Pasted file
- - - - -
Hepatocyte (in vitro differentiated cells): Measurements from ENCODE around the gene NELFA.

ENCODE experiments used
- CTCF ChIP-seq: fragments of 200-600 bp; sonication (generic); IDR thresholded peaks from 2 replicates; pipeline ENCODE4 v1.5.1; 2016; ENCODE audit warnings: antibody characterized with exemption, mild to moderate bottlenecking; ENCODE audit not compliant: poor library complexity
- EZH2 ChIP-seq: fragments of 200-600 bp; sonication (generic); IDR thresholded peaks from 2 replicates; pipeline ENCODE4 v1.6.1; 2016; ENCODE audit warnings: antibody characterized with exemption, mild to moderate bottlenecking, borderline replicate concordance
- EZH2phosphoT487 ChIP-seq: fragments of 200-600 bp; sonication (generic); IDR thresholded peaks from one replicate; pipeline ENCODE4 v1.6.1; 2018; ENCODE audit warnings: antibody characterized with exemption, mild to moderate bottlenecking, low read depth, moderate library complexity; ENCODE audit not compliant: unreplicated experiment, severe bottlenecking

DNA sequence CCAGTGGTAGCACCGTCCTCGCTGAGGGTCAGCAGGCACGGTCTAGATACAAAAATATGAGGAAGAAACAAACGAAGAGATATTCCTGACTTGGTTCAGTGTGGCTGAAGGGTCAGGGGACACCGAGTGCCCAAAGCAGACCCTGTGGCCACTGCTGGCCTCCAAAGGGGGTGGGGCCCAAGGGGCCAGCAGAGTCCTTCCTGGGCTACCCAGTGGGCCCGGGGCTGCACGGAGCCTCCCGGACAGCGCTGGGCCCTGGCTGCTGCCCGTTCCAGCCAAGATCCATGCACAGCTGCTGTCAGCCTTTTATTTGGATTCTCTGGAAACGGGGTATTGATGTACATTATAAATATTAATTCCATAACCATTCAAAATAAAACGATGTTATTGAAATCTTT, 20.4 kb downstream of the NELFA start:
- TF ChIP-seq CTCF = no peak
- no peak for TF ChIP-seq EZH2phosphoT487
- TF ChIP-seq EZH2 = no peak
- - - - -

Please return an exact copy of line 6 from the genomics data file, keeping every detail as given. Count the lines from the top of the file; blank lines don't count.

DNA sequence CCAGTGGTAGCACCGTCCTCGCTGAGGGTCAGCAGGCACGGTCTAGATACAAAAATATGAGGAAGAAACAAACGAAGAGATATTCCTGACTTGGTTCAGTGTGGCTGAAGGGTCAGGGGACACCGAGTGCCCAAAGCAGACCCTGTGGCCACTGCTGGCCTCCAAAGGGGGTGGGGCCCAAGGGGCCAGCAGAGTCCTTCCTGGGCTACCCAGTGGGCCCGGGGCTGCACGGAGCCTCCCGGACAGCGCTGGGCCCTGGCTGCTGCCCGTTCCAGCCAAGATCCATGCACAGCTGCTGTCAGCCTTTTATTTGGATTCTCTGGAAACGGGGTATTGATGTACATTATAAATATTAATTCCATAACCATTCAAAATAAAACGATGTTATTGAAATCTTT, 20.4 kb downstream of the NELFA start: